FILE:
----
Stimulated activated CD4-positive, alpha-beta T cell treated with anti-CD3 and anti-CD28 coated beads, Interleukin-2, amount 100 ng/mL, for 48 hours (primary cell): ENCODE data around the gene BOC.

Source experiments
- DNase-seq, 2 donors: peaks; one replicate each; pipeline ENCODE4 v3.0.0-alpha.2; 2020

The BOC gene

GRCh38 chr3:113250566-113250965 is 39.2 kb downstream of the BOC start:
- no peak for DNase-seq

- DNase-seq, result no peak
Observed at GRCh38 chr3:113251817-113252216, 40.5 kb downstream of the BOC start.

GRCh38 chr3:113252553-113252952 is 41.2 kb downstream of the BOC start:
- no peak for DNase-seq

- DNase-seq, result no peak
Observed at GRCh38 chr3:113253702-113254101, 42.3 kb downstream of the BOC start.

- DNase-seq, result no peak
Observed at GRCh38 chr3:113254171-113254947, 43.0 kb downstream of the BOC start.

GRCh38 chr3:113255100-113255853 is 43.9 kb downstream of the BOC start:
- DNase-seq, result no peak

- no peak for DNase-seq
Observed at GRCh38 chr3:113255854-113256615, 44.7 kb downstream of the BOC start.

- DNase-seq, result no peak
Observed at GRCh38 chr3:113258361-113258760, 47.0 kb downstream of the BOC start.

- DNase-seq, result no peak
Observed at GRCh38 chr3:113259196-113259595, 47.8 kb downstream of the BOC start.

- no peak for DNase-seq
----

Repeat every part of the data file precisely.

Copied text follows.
Stimulated activated CD4-positive, alpha-beta T cell treated with anti-CD3 and anti-CD28 coated beads, Interleukin-2, amount 100 ng/mL, for 48 hours (primary cell): ENCODE data around the gene BOC.

Source experiments
- DNase-seq, 2 donors: peaks; one replicate each; pipeline ENCODE4 v3.0.0-alpha.2; 2020

The BOC gene

GRCh38 chr3:113250566-113250965 is 39.2 kb downstream of the BOC start:
- no peak for DNase-seq

- DNase-seq, result no peak
Observed at GRCh38 chr3:113251817-113252216, 40.5 kb downstream of the BOC start.

GRCh38 chr3:113252553-113252952 is 41.2 kb downstream of the BOC start:
- no peak for DNase-seq

- DNase-seq, result no peak
Observed at GRCh38 chr3:113253702-113254101, 42.3 kb downstream of the BOC start.

- DNase-seq, result no peak
Observed at GRCh38 chr3:113254171-113254947, 43.0 kb downstream of the BOC start.

GRCh38 chr3:113255100-113255853 is 43.9 kb downstream of the BOC start:
- DNase-seq, result no peak

- no peak for DNase-seq
Observed at GRCh38 chr3:113255854-113256615, 44.7 kb downstream of the BOC start.

- DNase-seq, result no peak
Observed at GRCh38 chr3:113258361-113258760, 47.0 kb downstream of the BOC start.

- DNase-seq, result no peak
Observed at GRCh38 chr3:113259196-113259595, 47.8 kb downstream of the BOC start.

- no peak for DNase-seq